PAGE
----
This film is about a screenwriter named Charlie Kaufman, named after the actual screenwriter and director of the film. The story follows a neurotic sweaty writer who is trying to adapt a book into a screenplay. The plot gives the pains of being an undervalued slave to Hollywood while still trying to maintain a writer’s credibility. It delves into the psyche of its main character, and we find ourselves as fellow writers sympathizing with all of his crazy antics and cynicism. I recommend this film because it is a great introduction to the work of the genius screenwriter, you guessed it, Charlie Kaufman.

3. Storytelling

This film is very dark, so if you don’t have a black enough sense of humor then don’t watch it, it won’t be rewarding enough for you I promise. The film makes a mockery of writers. It follows two plots, one is titled “fiction” and the other is “non-fiction.” Both parts are equally disappointing and painfully real. The film covers themes such as film criticism, exploitation, and metafiction. Brought to you by the wonderfully subversive Todd Solondz, Storytelling pities writers and it’s hilarious.

 4. Ruby Sparks

This film comes from the makers of Little Miss Sunshine, which is another brilliant movie script. It’s about a writer who creates a fictitious girlfriend for himself because he is lonely, but the rub is that she becomes real. Intrigued by this, he manipulates her existence by writing what he wants her to be like and even what he wants her to do. Every man’s dream, right? I recommend this film for one reason and one reason only, because it’s unrealistic. You can’t make your characters fall in love with you. No matter how talented of a writer you are.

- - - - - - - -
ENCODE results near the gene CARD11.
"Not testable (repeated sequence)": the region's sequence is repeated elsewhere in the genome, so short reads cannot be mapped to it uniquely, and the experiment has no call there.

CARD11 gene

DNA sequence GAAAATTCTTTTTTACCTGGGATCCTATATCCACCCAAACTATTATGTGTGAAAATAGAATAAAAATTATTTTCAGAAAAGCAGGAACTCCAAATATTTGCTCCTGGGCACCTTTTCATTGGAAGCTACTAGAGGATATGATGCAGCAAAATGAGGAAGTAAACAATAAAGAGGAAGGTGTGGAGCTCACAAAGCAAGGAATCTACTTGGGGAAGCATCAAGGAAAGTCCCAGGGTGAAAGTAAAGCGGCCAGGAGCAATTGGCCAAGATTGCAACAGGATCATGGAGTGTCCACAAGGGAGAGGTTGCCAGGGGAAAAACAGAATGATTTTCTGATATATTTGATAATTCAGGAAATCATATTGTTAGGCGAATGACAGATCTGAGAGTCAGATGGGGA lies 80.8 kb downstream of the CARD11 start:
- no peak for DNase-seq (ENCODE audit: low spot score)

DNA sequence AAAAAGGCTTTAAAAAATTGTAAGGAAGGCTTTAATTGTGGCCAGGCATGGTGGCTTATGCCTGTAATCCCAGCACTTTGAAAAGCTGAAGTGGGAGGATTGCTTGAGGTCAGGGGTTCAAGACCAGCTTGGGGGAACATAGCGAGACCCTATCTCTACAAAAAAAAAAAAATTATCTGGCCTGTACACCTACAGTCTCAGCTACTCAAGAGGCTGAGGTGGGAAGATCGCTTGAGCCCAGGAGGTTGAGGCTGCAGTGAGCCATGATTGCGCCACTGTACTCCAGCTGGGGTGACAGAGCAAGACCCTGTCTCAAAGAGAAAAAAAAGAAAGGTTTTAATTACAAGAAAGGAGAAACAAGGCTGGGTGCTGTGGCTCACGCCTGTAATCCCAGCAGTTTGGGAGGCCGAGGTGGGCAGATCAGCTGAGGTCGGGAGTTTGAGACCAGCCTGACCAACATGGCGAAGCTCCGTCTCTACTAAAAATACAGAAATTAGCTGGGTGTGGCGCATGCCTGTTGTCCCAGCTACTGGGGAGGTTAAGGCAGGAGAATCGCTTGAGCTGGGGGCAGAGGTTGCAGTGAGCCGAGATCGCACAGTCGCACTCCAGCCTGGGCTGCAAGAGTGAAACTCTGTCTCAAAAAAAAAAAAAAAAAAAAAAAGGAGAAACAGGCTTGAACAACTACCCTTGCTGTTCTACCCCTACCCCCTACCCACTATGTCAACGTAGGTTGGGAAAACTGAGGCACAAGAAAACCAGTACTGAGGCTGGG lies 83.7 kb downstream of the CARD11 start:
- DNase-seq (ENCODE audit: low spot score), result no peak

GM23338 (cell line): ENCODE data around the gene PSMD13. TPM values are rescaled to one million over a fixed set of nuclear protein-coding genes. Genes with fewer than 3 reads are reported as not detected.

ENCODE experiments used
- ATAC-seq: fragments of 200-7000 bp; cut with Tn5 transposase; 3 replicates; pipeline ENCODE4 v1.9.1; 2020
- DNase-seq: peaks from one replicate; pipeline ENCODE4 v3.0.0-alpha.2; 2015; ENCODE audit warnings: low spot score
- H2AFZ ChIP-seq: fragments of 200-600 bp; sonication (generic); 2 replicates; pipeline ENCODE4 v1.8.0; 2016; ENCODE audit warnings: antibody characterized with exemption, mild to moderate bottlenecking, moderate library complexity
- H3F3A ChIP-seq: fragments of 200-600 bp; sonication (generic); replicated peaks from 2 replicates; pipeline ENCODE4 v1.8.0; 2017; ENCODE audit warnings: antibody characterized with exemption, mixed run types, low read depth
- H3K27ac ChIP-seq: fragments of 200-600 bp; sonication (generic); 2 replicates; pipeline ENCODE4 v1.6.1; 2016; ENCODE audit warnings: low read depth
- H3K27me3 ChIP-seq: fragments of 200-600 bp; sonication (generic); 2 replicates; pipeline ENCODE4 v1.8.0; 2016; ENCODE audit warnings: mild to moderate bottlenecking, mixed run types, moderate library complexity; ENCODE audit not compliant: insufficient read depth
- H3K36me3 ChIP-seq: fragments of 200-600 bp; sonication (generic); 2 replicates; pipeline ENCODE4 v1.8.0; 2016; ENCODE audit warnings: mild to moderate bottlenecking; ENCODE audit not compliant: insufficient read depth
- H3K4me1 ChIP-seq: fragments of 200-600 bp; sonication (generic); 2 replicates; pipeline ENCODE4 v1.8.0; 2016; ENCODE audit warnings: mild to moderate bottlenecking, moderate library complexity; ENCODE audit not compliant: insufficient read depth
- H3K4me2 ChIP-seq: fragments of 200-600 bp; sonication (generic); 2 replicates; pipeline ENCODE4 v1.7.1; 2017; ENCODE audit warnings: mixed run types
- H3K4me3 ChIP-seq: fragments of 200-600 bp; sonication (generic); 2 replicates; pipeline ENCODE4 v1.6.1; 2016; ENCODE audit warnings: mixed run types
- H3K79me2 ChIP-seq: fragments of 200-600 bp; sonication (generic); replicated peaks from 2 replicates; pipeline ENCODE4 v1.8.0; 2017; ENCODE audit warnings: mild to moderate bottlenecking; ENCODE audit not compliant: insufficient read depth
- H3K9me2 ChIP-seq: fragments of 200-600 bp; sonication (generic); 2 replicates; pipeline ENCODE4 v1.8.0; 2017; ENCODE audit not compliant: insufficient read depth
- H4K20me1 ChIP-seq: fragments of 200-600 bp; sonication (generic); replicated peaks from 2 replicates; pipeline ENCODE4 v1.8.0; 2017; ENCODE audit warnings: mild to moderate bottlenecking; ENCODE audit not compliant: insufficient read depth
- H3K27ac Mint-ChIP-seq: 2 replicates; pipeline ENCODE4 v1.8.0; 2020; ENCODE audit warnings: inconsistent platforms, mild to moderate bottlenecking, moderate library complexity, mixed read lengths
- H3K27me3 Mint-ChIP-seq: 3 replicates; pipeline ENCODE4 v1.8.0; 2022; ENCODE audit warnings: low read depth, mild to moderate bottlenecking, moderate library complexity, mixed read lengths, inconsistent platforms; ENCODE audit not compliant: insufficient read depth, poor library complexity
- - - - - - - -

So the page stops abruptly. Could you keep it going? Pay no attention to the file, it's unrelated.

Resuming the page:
via GIPHY / Fox Searchlight Pictures

5. Adult World

This film is about a twenty-something post undergrad named Amy who is also a struggling writer. We are all Amy. She obsessively submits her work to some of the top literary magazines in the country and gets rejected by all of them. She thinks that she is a great writer, and don’t we all think that at first. She meets a famous writer (John Cusack) who completely shatters her ego, but in doing so he offers her (and the audience) some great advice on being a young writer who is just starting out. The film taught me a lot about my own goals as an emerging writer. One quote from the movie really stuck with me and that is, “It is the artist’s job to fail better.” To me it means, that as a writer you will fail a lot, you will get rejected a lot, however, that doesn’t mean that you should stop what you love doing, you should keep going and try to fail a little bit better next time.